Due to the increasing influence of Islamic, conservative and even radical views in Indonesian society, observers had expected a rise in the vote for Islamic parties, but this has not been the case: Muslim-based parties have secured less than 24 percent of the total votes; however, this does not mean a reversal of the trends toward a stronger Islamic influence, write Tuty Raihanah Mostarom and V. Arianti in RSIS Commentaries (May 5), published by the S. Rajaratnam School of International Studies (Singapore).
There have been many signs of a growing influence of conservative forms of Islam in Indonesia in recent years, including the introduction of some forms of sharia in several areas, agitation against Ahmadi Muslims (considered as heretical) and trends against pluralism among Islamic teachers, according to several surveys. Considering— among others—the progress of the PKS (Justice Prosperous Party) from 1 percent to 7 percent support at the 2004 general election, several experts had predicted that the role of Islamic parties would be prominent in 2009, but secular-nationalist parties were finally preferred by a strong majority of the voters.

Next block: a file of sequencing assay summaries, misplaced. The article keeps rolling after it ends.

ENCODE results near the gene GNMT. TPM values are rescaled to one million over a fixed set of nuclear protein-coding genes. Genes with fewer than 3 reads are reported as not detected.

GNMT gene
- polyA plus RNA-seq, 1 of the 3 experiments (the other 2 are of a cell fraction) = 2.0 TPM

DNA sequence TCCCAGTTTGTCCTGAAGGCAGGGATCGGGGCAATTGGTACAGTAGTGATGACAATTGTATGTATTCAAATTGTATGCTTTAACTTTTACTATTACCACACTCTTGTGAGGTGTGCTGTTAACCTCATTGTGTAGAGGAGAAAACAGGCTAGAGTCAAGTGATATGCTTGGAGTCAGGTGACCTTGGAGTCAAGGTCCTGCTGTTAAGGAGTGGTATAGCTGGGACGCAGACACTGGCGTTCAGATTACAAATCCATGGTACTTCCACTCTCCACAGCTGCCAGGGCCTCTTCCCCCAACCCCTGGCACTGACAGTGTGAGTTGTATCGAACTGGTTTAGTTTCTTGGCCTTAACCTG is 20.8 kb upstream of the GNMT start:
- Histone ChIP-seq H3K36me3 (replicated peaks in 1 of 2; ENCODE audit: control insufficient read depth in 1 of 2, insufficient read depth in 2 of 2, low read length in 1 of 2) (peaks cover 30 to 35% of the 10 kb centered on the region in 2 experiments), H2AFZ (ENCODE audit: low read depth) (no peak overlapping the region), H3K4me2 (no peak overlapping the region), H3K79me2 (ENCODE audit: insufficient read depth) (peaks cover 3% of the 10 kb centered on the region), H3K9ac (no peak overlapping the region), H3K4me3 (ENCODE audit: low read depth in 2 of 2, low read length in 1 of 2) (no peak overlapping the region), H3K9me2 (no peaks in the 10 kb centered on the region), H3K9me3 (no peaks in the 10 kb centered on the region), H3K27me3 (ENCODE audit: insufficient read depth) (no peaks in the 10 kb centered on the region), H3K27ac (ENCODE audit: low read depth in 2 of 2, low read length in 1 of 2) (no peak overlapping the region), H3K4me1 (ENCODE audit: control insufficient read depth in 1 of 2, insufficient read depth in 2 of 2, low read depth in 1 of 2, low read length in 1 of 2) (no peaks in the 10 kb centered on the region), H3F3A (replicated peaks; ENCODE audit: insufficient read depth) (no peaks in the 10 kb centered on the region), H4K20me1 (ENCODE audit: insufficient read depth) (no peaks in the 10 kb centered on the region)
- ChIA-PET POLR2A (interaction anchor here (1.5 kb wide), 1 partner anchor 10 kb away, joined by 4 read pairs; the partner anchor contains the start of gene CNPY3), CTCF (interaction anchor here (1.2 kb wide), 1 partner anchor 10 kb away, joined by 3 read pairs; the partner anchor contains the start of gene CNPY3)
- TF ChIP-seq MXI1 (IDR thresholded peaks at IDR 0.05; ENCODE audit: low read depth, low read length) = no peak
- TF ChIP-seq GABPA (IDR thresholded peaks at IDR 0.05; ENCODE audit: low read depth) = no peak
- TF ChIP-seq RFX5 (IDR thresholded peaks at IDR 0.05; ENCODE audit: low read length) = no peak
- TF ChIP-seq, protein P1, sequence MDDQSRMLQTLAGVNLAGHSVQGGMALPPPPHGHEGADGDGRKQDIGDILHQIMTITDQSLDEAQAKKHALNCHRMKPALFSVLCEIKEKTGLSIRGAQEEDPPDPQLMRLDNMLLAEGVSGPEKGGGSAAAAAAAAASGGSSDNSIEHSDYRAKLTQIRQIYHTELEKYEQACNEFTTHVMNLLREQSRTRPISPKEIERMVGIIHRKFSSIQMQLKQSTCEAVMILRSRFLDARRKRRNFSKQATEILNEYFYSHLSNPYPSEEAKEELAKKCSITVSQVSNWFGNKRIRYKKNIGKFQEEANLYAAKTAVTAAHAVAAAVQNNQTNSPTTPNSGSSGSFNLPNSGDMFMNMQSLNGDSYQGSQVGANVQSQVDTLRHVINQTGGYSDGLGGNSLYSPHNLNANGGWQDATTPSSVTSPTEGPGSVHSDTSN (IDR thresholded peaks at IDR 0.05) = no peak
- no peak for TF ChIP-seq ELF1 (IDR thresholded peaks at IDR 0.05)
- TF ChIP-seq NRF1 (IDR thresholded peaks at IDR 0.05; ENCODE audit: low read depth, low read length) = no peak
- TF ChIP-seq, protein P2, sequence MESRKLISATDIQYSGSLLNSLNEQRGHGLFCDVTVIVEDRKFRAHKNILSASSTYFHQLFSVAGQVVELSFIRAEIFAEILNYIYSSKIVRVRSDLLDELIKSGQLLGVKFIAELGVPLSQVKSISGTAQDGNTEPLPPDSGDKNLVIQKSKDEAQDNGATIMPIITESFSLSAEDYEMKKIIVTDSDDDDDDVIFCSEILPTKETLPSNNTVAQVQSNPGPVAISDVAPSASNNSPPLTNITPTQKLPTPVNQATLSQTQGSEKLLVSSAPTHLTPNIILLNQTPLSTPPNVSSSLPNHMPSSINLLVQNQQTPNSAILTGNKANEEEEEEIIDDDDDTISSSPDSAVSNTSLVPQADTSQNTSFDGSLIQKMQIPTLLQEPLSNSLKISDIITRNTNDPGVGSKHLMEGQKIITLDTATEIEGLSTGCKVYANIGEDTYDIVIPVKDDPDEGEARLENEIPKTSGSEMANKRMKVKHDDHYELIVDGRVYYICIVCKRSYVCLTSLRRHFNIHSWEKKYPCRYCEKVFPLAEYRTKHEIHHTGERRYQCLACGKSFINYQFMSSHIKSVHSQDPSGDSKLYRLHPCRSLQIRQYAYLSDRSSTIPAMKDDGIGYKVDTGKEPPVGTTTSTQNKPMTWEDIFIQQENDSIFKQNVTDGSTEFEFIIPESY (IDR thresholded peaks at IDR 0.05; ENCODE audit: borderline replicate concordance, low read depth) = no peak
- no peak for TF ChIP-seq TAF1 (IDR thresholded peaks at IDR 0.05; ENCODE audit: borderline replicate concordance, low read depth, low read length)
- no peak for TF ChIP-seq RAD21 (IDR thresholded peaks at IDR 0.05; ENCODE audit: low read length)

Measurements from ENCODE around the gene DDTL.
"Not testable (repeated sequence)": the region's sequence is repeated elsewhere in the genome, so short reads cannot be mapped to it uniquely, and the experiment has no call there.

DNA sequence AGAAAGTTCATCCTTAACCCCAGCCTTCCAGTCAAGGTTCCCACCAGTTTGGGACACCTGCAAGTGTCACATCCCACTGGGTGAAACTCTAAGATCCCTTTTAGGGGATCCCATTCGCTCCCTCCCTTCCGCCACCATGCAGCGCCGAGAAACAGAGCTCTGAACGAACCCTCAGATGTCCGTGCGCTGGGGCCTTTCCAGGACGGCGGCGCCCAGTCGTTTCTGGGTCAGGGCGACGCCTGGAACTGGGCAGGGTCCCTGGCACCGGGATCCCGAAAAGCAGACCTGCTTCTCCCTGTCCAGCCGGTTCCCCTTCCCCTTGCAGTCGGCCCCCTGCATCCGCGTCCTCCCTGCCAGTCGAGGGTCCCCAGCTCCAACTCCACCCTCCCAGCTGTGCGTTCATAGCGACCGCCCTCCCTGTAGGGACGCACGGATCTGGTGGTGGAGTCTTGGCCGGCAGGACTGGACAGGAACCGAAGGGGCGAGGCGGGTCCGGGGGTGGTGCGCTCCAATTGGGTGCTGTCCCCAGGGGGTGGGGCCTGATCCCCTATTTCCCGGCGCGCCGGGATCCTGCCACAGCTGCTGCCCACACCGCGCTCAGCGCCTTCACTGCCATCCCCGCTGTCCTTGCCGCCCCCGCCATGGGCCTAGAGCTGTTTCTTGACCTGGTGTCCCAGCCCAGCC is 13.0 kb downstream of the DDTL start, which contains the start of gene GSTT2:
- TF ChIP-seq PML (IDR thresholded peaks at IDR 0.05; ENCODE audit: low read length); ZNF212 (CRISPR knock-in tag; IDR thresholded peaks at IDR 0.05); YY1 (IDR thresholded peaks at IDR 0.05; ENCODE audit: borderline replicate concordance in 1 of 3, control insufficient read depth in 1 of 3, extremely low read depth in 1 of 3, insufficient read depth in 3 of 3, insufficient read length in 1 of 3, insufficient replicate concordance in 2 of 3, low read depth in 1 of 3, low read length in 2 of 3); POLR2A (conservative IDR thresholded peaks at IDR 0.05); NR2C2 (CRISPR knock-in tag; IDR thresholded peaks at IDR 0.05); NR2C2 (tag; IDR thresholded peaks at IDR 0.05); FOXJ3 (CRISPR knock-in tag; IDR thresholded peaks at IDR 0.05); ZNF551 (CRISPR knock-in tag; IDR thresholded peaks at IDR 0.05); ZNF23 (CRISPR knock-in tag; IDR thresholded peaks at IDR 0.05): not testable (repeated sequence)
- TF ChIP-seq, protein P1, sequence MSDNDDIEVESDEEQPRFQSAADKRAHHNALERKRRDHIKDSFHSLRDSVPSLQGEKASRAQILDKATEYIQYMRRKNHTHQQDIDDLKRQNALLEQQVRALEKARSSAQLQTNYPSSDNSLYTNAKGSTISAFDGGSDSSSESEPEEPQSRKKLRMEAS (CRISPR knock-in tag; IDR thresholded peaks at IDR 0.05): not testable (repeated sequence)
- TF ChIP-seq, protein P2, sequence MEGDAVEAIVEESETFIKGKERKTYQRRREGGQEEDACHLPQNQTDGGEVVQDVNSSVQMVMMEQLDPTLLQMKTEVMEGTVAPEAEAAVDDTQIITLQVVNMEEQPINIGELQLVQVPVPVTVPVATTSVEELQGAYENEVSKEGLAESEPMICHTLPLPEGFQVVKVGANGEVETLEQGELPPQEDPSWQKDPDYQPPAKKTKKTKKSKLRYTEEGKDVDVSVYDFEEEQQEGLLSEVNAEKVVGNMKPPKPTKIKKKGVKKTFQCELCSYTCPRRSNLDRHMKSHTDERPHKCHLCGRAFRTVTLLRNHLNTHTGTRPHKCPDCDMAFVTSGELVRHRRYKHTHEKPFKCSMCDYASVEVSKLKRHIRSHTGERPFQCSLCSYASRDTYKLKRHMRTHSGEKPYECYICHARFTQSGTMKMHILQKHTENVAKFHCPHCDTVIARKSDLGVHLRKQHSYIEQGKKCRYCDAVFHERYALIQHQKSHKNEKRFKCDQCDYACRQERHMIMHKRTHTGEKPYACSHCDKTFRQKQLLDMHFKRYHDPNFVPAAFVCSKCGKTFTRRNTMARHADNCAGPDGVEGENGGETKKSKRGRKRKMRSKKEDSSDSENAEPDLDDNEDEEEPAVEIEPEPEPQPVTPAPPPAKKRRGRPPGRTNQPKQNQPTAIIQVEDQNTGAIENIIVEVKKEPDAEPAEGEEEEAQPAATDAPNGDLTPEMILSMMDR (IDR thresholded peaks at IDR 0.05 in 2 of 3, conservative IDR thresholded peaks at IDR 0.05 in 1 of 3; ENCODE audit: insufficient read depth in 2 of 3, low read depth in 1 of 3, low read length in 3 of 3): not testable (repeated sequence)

According to Mostarom and Arianti, one of the explanations for this development is the tendency toward a separation of piety and politics in Indonesia, inherited from the Suharto era and its distinction between “cultural Islam” and “political Islam.” Moreover, due to the democratic context of Indonesia, there are other channels than elections and political parties for supporting Islamic views. Finally, secular parties too exploit religious symbols and support some issues on the Islamist agenda.
Thus, it is not surprising that a majority of members of the two largest Muslim organizations (Nahdlatul Ulama and Muhammadiyah) actually favor secular parties. But partly due to the other avenues available for pushing Islamist views, the outcome of the 2009 elections does not mean that declining votes for Islamic parties will necessarily result in a reversal of Islamic influence on society.
(RSIS Commentaries, http://www.rsis.edu.sg)